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Subretinal Injection of Recombinant Tissue Plasminogen Activator and Gas Tamponade to Displace Acute Submacular Haemorrhages Secondary to Age-Related Macular Degeneration

Authors Iannetta D, De Maria M , Bolletta E, Mastrofilippo V, Moramarco A, Fontana L 

Received 22 June 2021

Accepted for publication 3 August 2021

Published 28 August 2021 Volume 2021:15 Pages 3649—3659


Checked for plagiarism Yes

Review by Single anonymous peer review

Peer reviewer comments 2

Editor who approved publication: Dr Scott Fraser

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Danilo Iannetta,1 Michele De Maria,1 Elena Bolletta,2 Valentina Mastrofilippo,1 Antonio Moramarco,1 Luigi Fontana1

1Ophthalmology Unit, Azienda USL-IRCCS di Reggio Emilia, Reggio Emilia, Italy; 2Ocular Immunology Unit, Azienda USL-IRCCS di Reggio Emilia, Reggio Emilia, Italy

Correspondence: Danilo Iannetta
Ophthalmology Unit, AUSL-IRCCS Reggio Emilia, Viale Risorgimento 80, Reggio Emilia, Italy
Tel +39 0522296520
Fax +39 0522295839
Email [email protected]

Purpose: To analyse the efficacy of subretinal injection of recombinant tissue plasminogen activator (rtPA) and gas tamponade for the displacement of submacular haemorrhage (SMH).
Methods: This single-centre, retrospective, case series included 25 consecutive patients (25 eyes) who underwent pars plana vitrectomy (PPV) with subretinal rtPA injection and 20% sulphur hexafluoride (SF6) tamponade. The primary outcome was SMH displacement rate, defined as the absence of subretinal blood within (complete) or outside (partial) 1500 μm centred on the fovea one month after PPV. Secondary outcomes were final best-corrected visual acuity (BCVA), central macular thickness (CMT), recurrence probability, number of anti-vascular endothelial growth factor (VEGF) injections after PPV, and intra- and post-operative complications.
Results: Successful displacement was obtained in all 25 eyes (100%), with complete and partial displacement obtained in 15 (60%) and 10 (40%), respectively. BCVA significantly improved from 1.81± 0.33 to 1.37± 0.52 LogMar at 12 months from surgery (p = 0.001). The bivariate correlation analysis revealed that earlier the surgery had better visual prognosis at the end of the follow-up (p = 0.007). CMT significantly decreased from 922 ± 273.69 μm at baseline to 403.53 ± 314.64 μm at 12 months follow-up (p < 0.001). SMH recurrence was observed in two (8%) patients with a mean survival time of 11.6 ± 0.339 months and a cumulative survival probability of 88% at the end of follow-up. After PPV, the mean number of anti-VEGF injections was 3.00 ± 0.957 with no correlation with final visual acuity (p = 0.365). No intraoperative complications were recorded. Only one patient developed open funnel retinal detachment 40 days after primary PPV.
Conclusion: PPV with rtPA subretinal injection and SF6 tamponade is a safe and effective technique in displacing acute SMHs secondary to neovascular AMD. It is recommended to perform within 14 days from the onset of the symptoms to achieve BCVA improvement at 12 months and proper imaging to plan future anti-VEG treatment.

Keywords: macular degeneration, submacular haemorrhage, recombinant tissue plasminogen activator, pars plana vitrectomy, subretinal injection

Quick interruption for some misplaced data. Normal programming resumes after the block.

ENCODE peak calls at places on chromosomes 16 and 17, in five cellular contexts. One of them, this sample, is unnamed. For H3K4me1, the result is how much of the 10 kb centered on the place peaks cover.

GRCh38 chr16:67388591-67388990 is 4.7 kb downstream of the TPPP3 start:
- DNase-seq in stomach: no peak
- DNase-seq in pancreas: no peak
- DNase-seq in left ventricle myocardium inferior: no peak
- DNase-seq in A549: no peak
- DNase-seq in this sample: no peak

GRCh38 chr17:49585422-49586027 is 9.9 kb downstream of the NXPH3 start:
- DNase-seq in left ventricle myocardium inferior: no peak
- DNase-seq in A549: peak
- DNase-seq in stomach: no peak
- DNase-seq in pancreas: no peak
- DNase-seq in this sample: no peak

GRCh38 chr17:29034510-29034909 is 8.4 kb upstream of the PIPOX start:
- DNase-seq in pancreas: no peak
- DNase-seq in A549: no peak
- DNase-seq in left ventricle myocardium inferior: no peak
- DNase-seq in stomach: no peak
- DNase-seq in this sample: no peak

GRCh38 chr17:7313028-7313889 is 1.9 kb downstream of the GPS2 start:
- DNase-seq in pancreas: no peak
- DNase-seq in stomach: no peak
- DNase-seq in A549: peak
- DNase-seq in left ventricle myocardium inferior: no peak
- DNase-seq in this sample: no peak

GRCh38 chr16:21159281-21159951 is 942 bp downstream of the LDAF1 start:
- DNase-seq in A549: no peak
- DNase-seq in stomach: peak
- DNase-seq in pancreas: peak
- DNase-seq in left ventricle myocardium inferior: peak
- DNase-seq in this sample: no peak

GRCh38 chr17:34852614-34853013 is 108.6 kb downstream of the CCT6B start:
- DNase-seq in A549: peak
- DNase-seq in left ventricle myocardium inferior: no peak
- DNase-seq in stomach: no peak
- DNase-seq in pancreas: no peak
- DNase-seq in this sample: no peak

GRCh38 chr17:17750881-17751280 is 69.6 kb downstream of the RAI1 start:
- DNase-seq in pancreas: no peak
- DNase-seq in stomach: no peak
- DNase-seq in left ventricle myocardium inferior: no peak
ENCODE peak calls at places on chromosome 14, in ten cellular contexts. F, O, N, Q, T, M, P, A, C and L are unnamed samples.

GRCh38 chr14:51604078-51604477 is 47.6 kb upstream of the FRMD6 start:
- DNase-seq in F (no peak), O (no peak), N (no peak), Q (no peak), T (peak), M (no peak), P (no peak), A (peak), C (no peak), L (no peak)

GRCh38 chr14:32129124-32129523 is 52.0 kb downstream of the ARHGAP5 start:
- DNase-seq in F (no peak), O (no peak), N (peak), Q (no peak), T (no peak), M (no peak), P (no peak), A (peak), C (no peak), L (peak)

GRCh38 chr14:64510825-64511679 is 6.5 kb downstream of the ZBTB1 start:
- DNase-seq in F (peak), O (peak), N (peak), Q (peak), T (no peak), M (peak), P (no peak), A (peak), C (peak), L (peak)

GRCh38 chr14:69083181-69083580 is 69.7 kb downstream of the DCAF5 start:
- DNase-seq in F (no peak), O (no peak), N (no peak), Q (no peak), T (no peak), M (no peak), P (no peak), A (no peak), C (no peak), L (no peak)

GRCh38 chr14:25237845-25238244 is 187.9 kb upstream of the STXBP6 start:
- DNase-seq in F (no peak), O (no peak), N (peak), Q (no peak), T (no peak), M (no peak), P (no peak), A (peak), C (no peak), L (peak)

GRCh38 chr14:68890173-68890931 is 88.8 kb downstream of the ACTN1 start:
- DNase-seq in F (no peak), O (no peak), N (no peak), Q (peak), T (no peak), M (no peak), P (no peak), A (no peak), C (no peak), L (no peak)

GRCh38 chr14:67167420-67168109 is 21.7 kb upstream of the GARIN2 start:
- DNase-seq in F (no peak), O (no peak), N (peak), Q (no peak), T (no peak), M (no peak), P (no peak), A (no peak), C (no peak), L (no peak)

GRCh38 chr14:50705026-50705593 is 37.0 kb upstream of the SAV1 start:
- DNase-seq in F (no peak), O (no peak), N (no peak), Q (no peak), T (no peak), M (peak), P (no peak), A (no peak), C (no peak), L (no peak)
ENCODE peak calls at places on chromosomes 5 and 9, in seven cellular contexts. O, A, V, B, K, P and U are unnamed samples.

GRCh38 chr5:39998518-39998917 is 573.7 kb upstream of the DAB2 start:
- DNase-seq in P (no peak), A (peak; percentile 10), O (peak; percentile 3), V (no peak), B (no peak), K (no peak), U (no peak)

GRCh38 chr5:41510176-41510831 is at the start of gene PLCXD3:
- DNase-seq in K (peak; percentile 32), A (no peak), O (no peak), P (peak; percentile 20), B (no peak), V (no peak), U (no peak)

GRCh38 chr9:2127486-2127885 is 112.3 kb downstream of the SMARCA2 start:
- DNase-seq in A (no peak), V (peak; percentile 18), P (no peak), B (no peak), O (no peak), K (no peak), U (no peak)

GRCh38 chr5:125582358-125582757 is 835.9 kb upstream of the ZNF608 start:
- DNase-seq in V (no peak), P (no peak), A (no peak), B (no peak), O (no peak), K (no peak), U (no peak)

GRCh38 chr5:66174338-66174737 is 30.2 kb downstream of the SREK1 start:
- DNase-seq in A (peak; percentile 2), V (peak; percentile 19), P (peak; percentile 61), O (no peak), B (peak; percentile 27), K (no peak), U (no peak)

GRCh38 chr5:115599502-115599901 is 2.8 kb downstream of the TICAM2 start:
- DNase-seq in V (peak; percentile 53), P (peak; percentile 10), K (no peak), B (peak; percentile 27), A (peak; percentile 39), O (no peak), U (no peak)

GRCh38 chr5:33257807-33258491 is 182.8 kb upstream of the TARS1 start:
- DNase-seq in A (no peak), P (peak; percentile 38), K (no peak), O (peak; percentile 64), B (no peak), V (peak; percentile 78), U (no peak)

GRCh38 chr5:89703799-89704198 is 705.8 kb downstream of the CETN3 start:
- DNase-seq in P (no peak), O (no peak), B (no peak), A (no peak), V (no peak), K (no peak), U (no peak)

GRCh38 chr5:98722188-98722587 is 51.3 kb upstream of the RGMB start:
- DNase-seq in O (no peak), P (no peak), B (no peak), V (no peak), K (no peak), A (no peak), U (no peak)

Submacular haemorrhage (SMH) is defined as the accumulation of blood in the virtual space between the neurosensory retina and the retinal pigment epithelium (RPE), arising from the choroidal or retinal circulation within the macula and posterior pole.1 It is a potentially devastating complication of several ophthalmic or systemic diseases. Choroidal neovascularisation (CNV) is the most common cause of SMH associated primarily with age-related macular degeneration (AMD).2 Other less common ocular diseases that might complicate with CNV include polypoidal choroidal vasculopathy (PCV), myopic CNV and angioid streaks. Moreover, SMH can occur immediately after blunt or penetrating trauma from localised choroidal rupture or later from CNV that can develop at the edge of the rupture site.3,4

Independent of its primary cause, the visual prognosis of SMH is dramatically poor, mainly if left untreated,2,5,6 because of blood degradation chemical toxicity and clot mechanical damage.2,7 Blood breakdown molecules, such as hemosiderin, fibrin and iron, provoke photoreceptor necrosis.5,8 Additionally, the physical separation of the photoreceptor layer from the underlying RPE and the formation of a contractile clot trigger mechanical stress to the surrounding neuroretinal tissue, with progressive atrophy of the neurosensory cells and a consequent irreversible visual loss.9

To date, shadows remain on the best treatment options for these patients, primarily because the major clinical trial on the treatment of neovascular AMD with anti-vascular endothelial growth factor (VEGF) drugs did not include such complex cases.10

According to the current literature, the treatment rationale for large or massive SMHs relies on the displacement of blood materials away from the fovea, aiming to initiate blood reabsorption in an extramacular region and, thus, preventing macular photoreceptor damage.11–14 Various surgical techniques to displace SMH have been described, including pneumatic displacement (PD),15 intravitreal injection of recombinant tissue plasminogen activator (rtPA) with or without PD,16 pars plana vitrectomy (PPV) with subretinal injection of rtPA17 with or without the use of perfluorocarbon18 and with or without PD, and PPV with or without rtPA, in addition to surgical excision of the subretinal CNV.12 More recently, some authors have reported the use of additional subretinal air injection (subretinal PD) to enhance SMH displacement.19,20 Moreover, intravitreal anti-VEGF injections have been advocated in monotherapy or combination with rtPA, PD with or without PPV.21